A rebellious spirit operates to the beat of his own drum. When you put one on a smooth hood, with a gearshift, a clutch and a powerful machine underneath, there’s no stopping what could happen next.
The simple truth is: the reality of riding is dangerous. Even a small miscalculation at a parking lot, say dropping the bike, can break a rider’s bones to different places and cause irreparable damage to the motorcycle. Add speed and fearless daring to the equation, how much more in an open road? When both are more exposed and vulnerable.
It’s important to understand basic transport dynamics. There’s a reason why they call it accidents after all. As a biker, we have to come to terms with the fact that we can get hurt and we probably will regardless of whether we are careful than most or not.
What You Need To Know
Australian Automobile Association’s latest quarterly report indicates that there have been 201 motorcyclists killed on Australian roads in the past 12 months, an increase from 194 in the corresponding period for 2014.
On a separate report by Road Safety Transport for NSW , there were 41,250 recorded road crashes in New South Wales in 2012. 369 persons killed and 22,932 injured.
Though the passion to ride comes with high price, most motorcycle crashes, if not all, are preventable. So here’s where the rubber meets the road. Have a look at some of the safety tips we’ve researched on and some we’ve experienced ourselves over the years below.
Don’t Drink and Ride
Being responsible means not deliberately putting yourself in harm’s way. With the annual average growth of 4% for motorcycle registrations , we can expect that there will be more riders on the road as the years go by. A large portion of motorcycle crashes happens on weekends, when there’s a good amount of social gathering and high probability of alcohol running in our system. We’ve seen this dozens of times in the news. Alcohol is and will always be a prominent evil in any type of vehicular accidents.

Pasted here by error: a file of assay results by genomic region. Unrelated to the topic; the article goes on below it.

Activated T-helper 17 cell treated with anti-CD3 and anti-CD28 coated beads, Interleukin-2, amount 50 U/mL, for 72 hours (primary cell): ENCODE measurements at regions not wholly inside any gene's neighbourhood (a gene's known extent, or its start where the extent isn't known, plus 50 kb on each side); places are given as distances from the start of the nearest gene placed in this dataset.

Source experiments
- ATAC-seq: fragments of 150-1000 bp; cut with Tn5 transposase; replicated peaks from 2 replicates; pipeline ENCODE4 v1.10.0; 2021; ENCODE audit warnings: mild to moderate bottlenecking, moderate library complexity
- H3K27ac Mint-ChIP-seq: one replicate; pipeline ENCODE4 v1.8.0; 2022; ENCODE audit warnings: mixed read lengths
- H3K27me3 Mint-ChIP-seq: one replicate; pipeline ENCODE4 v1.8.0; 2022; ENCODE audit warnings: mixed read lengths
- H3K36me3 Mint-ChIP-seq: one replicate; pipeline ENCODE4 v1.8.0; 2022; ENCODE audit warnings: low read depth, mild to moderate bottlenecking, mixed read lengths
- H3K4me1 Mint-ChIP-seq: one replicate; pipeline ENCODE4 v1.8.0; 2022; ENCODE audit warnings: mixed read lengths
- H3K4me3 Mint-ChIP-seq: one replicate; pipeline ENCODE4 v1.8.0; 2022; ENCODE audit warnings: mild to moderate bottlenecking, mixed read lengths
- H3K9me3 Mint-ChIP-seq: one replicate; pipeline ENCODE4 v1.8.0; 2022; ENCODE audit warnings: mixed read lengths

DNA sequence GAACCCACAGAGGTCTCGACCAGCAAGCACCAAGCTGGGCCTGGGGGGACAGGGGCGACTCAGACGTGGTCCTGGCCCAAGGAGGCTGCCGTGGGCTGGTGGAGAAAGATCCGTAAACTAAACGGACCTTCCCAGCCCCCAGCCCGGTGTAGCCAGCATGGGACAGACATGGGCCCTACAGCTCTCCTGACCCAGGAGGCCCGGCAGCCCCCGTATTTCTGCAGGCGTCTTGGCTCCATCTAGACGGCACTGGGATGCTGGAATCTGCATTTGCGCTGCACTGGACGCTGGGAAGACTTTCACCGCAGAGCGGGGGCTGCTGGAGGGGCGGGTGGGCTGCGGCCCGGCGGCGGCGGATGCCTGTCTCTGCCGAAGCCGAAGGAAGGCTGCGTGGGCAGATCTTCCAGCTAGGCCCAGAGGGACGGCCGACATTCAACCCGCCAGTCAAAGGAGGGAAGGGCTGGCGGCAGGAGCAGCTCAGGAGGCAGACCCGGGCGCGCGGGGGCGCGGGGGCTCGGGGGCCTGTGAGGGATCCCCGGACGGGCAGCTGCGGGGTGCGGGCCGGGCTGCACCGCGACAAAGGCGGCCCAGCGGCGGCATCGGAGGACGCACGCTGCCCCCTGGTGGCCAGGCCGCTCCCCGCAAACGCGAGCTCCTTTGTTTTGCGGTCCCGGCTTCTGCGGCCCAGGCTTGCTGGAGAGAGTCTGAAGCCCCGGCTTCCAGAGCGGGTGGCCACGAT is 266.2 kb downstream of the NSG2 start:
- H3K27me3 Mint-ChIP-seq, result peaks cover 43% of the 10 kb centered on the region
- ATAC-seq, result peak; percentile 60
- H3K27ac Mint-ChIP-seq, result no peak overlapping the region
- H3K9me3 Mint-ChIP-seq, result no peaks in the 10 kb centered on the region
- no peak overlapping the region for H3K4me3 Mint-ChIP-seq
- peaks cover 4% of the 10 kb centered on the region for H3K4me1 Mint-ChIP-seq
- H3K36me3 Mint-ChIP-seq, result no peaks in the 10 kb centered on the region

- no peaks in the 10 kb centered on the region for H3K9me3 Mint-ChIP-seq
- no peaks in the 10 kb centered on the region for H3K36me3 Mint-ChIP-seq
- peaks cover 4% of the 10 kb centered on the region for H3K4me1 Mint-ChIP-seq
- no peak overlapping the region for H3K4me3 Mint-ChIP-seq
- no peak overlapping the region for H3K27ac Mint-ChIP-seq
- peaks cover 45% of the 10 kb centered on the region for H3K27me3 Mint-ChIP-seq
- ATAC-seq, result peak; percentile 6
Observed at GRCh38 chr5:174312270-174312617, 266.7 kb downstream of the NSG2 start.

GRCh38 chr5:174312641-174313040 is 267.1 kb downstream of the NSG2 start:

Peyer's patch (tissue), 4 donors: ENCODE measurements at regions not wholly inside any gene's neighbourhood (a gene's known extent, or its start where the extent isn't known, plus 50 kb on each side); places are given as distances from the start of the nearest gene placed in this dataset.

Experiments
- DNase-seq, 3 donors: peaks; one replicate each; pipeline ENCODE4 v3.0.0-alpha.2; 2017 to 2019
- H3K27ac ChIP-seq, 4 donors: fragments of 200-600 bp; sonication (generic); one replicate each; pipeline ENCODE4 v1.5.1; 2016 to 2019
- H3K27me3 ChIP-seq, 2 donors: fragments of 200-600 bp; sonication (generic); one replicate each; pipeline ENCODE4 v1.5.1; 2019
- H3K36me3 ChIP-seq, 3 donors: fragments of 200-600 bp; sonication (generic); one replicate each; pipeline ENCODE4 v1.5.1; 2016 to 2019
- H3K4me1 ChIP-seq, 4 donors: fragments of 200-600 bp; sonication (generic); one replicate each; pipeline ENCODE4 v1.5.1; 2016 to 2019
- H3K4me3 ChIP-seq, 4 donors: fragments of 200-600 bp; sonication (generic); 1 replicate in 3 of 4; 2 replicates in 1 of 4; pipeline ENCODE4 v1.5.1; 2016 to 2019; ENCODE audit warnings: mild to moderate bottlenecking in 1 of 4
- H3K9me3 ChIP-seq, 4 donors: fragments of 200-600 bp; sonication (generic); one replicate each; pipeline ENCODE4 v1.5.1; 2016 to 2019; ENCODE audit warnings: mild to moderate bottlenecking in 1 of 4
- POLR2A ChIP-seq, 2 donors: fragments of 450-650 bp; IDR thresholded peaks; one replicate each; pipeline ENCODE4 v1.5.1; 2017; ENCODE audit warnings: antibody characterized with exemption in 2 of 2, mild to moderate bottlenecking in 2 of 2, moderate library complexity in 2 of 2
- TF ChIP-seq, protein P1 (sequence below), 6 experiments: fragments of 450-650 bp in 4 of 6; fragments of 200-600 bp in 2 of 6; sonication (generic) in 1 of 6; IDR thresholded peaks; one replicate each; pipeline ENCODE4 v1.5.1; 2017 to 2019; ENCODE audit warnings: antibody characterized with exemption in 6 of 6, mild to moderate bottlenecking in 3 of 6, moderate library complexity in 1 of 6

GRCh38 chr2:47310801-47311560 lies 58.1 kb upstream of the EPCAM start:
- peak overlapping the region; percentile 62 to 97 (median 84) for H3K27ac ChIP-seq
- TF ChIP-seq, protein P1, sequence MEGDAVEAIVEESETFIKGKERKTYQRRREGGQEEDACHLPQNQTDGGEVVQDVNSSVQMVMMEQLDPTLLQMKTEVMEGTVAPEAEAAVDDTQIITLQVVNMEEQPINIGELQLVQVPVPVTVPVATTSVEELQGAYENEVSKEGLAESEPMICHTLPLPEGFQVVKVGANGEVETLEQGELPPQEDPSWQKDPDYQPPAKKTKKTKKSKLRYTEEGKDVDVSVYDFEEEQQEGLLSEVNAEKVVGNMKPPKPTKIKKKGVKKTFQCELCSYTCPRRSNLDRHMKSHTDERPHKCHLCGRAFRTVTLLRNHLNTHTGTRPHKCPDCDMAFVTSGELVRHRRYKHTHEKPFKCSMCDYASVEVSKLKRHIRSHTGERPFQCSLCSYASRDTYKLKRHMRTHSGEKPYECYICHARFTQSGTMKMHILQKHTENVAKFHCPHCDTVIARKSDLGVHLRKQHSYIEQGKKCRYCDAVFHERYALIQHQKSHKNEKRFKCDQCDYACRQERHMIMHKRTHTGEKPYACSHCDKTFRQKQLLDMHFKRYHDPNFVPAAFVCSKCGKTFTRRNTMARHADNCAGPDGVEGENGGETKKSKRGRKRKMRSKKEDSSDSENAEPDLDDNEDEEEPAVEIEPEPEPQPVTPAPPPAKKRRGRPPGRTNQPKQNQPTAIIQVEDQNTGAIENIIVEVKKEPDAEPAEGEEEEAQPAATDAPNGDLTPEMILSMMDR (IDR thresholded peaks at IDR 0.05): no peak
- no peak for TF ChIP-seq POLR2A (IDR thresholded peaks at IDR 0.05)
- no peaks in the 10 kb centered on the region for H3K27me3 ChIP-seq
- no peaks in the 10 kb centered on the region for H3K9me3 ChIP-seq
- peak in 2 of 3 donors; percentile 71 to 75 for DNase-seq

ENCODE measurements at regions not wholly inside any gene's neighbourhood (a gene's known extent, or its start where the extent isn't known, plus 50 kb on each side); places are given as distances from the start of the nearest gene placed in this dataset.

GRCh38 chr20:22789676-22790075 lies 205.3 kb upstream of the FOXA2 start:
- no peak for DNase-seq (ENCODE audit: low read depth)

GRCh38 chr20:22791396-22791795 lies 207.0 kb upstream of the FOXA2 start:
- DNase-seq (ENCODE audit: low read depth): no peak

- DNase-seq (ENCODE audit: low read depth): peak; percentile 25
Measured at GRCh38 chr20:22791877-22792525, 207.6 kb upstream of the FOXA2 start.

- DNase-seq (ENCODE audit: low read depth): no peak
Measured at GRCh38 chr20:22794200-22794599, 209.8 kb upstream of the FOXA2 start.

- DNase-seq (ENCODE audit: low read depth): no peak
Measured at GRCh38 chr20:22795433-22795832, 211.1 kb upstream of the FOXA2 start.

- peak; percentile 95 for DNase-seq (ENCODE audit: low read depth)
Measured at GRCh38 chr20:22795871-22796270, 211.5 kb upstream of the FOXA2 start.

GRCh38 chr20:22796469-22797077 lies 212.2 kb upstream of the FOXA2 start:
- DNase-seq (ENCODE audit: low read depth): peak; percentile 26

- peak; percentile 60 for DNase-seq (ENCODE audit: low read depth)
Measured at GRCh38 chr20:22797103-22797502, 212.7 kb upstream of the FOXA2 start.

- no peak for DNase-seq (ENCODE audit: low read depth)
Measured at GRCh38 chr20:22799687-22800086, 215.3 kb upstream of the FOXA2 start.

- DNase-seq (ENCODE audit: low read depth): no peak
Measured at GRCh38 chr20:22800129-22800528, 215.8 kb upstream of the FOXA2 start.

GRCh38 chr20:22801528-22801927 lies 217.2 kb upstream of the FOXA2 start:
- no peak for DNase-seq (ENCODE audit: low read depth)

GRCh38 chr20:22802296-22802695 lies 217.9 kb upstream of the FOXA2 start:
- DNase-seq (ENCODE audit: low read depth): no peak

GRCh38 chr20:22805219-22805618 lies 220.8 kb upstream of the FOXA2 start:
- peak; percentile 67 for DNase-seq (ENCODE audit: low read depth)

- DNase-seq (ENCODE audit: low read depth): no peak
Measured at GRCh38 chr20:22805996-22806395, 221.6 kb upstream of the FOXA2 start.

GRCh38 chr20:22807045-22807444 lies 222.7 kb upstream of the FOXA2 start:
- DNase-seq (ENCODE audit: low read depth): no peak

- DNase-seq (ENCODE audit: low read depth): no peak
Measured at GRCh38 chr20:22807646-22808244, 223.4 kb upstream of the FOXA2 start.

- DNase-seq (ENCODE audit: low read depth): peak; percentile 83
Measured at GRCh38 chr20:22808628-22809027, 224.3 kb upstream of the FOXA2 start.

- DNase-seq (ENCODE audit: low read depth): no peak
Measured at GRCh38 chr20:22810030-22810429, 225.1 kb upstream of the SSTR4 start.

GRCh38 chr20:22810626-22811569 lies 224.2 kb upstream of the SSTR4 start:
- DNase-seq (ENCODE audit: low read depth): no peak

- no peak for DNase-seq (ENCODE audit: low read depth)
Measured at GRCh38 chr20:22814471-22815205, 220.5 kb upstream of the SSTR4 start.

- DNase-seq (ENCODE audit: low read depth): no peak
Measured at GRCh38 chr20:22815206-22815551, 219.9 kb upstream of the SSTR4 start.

In the five years to 1987, more than 110 drivers and motorcycle riders that were killed each year had a Blood Alcohol Content (BAC) greater than 0.05g/100ml. This has dropped to an average of 40 drivers and riders killed each year over the last five years (2008-2012) with a BAC greater than 0.05g/100ml.
Another factor to consider is the weather. Assuming that other vehicles can’t see you is the best way to play it safe. Think about it. 4 tires can stop quicker than 2 tires. Anywhere in the world, the consistent rule of thumb is that when head-on collisions occur, the riders are usually at fault. Also, keep in mind that what you can’t see can hurt you as well. When fatigue takes over and visibility is at a minimum, making a stop somewhere and staying in for the night could be the best lifesaving decision you could make not just for yourself but for the people you care about waiting for you at home.
Wear Protective Motorcycle Gear
Always better to be safe now than sorry later. As you will be spending lots of time on the road, might as well be prepared for the unexpected. Helmets are the most important equipment you can wear. Choose one that you’re most comfortable with that can meet your riding needs. Next is eye protection. Eyewear is essential for protecting you from road debris and other hazards like small bugs that can jeopardize vision. Last but not the least is clothing. Protective gear basic ensemble should include durable long-sleeved jacket, full-fingered gloves, long pants and over-the-ankle boots. While this is not guaranteed to save you in a full impact crash, it gives you the best possible chance.
When it comes to jackets, remember that only a few fabrics can hold a candle to leather. We’ve heard several stories from those who wore proper gear and from those who unfortunately failed to. Make sure it has CE approved armour in the shoulders, elbows and back. We certainly don’t want you to be on the wrong side of the fence without these minimum protection.
The Riders Risk video by Motorcycle Council of NSW has great section on Protective Clothing and outcomes if not worn ( http://www.mccofnsw.org.au/a/335.html - WARNING GRAPHIC VIDEO)
I had an accident recently on my bike, I hit the road at 50-60kms and slid about 2 meters on my right side and I was wearing a Rhino Leather hoodie zip up jacket and gloves. Consequently I only received bruising as the armour inside this casual jacket saved my right arm from a serious injury.
- Marty V about Kevlar Hoodie
Just wanted you to know that one month ago I was involved in a very nasty bike verses car accident at high speed which nearly took my life. I've still got about two months in hospital and rehab. What I was going to say is that the Rhino leather jacket & gloves saved my life. Not much left of them and only ended up with a few small scratches. I broke a few bones but at least I didn't lose my skin.
-Peter S about Brando Braided Jacket
Unfortunately I had a bad accident and later told Rhino jacket saved my life from further internal injuries that I had received. My wife and kids made a deal with me, get one of your jackets again and they will let me ride.
- Paul M about Brando Braided Jacket with Vents
..dropped my bike at 60km's broke my shoulder, stuffed my helmet, $3,500 damage to the bike and all the jacket had was some very light scuffing on the shoulder and elbow.
- Ray G about Brando Jacket
Rhino Leather ensures that your time on motorcycle is hassle-free and fun, and you don’t have to worry about other elements or safety. Call us and get the best deal for a leather jacket today!